If a parallelogram is circumscribing an ellipse, the point of contacts are the vertices of a parallelogram. How can one prove that the diagonals of the first parallelogram are parallel to the sides of the second parallelogram?

Printable View

- December 15th 2008, 07:03 AMgeo_mathparallelogram
If a parallelogram is circumscribing an ellipse, the point of contacts are the vertices of a parallelogram. How can one prove that the diagonals of the first parallelogram are parallel to the sides of the second parallelogram?

- December 18th 2008, 08:26 PMkalagota
it would be better if you could give an illustration..

- December 19th 2008, 12:13 AMOpalg
This result is more or less obvious if the ellipse happens to be a circle. The circumscribing parallelogram will be a rhombus, and the second parallelogram will be a rectangle formed by joining the points of contact of the rhombus with the circle.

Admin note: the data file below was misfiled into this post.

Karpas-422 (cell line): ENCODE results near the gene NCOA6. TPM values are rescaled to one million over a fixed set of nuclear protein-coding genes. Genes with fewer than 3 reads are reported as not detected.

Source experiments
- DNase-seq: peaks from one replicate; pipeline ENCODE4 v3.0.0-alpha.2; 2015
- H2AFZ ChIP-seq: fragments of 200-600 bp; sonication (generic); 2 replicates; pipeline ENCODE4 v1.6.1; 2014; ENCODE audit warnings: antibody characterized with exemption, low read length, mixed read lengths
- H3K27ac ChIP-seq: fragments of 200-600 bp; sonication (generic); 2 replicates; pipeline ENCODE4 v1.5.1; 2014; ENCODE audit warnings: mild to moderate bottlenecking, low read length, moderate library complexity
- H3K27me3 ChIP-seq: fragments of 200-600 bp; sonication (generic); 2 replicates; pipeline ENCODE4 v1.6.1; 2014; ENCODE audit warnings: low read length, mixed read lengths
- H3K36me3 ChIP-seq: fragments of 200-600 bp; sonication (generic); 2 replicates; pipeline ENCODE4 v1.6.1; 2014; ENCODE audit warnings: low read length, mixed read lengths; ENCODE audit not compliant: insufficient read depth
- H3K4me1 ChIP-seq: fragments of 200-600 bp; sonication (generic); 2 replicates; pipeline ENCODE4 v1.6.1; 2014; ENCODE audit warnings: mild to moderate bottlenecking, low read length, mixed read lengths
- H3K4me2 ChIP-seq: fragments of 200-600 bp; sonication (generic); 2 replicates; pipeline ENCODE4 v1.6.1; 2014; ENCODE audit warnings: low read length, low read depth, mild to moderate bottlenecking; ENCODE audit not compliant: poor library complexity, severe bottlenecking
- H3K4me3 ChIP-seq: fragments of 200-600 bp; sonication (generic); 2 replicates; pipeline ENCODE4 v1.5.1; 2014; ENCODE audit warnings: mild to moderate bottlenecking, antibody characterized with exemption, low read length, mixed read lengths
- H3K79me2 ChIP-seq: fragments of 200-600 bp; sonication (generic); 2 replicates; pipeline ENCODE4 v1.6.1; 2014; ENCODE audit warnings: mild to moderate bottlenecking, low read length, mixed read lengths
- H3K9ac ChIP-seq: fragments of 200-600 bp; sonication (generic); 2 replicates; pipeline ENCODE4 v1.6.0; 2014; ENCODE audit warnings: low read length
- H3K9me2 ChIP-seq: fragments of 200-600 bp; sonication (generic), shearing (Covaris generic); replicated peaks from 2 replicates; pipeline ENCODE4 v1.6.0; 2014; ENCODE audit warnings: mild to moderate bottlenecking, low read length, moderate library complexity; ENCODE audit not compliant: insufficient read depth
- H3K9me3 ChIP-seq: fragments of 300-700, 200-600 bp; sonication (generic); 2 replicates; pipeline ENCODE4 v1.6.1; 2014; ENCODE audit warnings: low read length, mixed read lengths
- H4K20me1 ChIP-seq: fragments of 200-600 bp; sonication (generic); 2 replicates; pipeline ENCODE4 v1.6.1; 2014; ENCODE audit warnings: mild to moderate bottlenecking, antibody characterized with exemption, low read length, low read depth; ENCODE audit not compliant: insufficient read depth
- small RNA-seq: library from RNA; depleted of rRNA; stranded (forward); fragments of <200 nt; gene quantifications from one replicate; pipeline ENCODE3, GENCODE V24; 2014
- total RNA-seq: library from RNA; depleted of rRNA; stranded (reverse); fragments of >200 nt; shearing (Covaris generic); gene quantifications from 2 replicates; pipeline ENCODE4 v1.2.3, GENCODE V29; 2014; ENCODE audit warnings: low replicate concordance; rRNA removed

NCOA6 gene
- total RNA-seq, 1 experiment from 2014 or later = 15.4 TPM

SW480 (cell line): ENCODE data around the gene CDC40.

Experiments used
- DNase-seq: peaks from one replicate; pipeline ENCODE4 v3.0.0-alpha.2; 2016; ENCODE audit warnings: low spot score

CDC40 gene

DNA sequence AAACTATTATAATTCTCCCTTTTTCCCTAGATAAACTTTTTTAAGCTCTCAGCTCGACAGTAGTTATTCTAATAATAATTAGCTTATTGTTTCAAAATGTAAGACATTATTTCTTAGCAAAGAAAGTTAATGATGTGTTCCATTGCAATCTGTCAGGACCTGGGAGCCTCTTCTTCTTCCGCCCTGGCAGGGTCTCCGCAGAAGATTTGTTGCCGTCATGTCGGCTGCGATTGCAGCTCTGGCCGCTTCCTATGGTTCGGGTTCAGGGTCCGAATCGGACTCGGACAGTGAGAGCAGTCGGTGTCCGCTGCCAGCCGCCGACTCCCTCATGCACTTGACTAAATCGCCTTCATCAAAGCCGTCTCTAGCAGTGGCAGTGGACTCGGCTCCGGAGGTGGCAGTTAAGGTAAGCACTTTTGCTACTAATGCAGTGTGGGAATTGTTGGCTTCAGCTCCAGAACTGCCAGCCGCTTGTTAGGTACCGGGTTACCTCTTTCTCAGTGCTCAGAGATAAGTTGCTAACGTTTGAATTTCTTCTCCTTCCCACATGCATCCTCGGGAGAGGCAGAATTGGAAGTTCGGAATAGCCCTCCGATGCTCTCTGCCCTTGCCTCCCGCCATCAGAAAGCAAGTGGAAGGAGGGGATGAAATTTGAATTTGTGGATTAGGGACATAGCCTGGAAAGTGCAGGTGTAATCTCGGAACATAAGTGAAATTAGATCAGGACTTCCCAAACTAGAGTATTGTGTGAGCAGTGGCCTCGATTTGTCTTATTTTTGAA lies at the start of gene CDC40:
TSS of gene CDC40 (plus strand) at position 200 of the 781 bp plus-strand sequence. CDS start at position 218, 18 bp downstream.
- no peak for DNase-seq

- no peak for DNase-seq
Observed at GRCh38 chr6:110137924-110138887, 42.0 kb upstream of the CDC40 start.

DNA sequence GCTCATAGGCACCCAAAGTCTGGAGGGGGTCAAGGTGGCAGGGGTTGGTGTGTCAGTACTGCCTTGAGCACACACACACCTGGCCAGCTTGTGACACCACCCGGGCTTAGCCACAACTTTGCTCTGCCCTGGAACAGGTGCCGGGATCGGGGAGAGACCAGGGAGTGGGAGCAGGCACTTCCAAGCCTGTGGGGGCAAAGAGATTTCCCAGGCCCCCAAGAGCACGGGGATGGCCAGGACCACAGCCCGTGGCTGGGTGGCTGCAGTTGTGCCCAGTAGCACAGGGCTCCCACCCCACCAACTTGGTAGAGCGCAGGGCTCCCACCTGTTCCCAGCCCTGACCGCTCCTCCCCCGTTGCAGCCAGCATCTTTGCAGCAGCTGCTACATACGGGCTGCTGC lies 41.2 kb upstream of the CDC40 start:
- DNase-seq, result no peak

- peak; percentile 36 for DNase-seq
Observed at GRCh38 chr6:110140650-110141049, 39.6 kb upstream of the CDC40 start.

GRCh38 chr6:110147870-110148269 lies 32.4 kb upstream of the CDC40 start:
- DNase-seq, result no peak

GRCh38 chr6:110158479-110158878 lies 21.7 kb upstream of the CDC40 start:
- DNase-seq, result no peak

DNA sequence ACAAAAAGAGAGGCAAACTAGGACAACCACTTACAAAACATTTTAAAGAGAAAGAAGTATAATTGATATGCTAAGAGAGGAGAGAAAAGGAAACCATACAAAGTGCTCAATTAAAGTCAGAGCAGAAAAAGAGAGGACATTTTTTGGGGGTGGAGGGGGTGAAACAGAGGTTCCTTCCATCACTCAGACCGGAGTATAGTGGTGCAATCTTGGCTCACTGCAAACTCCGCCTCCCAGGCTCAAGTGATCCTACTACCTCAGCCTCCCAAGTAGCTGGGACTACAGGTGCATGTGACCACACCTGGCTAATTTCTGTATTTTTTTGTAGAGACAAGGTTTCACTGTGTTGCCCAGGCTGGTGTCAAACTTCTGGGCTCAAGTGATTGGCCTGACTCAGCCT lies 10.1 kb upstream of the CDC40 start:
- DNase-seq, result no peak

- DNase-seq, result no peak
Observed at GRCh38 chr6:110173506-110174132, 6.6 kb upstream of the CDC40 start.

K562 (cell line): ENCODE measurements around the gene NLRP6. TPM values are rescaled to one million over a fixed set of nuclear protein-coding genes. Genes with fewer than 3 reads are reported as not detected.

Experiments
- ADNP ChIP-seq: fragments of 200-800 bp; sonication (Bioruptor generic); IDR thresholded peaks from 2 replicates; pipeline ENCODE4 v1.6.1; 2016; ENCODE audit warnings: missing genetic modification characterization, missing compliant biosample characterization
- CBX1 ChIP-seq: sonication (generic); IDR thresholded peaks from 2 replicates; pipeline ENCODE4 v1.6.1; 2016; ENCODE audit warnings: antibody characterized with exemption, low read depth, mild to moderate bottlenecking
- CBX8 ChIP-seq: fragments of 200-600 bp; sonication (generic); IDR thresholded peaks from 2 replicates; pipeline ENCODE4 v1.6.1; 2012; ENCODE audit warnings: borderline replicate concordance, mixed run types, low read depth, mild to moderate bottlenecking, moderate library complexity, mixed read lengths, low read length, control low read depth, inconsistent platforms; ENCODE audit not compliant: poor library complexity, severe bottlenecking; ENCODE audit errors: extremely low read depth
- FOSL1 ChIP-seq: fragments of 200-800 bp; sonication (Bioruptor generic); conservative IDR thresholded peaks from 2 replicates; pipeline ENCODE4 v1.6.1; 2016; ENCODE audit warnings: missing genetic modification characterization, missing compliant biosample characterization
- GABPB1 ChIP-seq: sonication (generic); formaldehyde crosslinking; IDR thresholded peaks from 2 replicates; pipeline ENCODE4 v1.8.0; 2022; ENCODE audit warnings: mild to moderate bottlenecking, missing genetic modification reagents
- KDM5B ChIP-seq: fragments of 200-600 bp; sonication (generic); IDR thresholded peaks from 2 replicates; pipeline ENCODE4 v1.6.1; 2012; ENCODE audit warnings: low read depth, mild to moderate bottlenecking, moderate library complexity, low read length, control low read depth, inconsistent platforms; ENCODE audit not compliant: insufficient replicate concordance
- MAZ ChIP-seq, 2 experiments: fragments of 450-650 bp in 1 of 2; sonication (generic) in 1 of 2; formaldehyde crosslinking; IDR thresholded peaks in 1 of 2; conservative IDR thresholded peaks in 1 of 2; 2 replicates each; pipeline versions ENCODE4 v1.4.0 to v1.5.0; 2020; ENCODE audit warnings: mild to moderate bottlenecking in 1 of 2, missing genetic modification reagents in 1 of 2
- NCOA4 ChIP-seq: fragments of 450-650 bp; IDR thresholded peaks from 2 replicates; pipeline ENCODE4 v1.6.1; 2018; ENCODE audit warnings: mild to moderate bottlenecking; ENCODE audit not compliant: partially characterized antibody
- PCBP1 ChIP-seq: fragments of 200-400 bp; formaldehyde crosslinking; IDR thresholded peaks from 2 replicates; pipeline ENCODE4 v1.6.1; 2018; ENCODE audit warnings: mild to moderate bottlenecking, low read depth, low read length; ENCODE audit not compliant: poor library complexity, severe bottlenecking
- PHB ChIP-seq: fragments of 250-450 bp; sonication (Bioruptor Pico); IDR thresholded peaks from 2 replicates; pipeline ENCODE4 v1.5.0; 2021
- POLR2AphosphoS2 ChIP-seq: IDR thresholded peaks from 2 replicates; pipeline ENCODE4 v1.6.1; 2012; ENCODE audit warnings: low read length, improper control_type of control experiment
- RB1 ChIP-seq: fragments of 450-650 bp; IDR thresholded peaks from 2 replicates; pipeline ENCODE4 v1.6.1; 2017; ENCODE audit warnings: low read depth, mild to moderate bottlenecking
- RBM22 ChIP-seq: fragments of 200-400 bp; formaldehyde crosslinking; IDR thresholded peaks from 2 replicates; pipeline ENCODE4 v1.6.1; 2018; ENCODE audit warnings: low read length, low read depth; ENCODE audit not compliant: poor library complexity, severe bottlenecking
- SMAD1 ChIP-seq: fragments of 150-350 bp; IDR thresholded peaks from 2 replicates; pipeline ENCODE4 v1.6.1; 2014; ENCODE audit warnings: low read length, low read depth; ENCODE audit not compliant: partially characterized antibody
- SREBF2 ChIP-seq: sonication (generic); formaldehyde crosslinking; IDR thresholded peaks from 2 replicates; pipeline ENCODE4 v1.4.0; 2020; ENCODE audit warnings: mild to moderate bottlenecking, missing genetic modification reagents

But you can get any ellipse from a circle by a contraction in the direction of the minor axis. Such a contraction takes straight lines to straight lines and preserves parallelism (though it does not preserve lengths or angles). So it will take the circumscribing rhombus to a parallelogram, and the inner rectangle to a parallelogram whose sides are parallel to the diagonals of the outer parallelogram. Any circumscribing parallelogram arises in this way.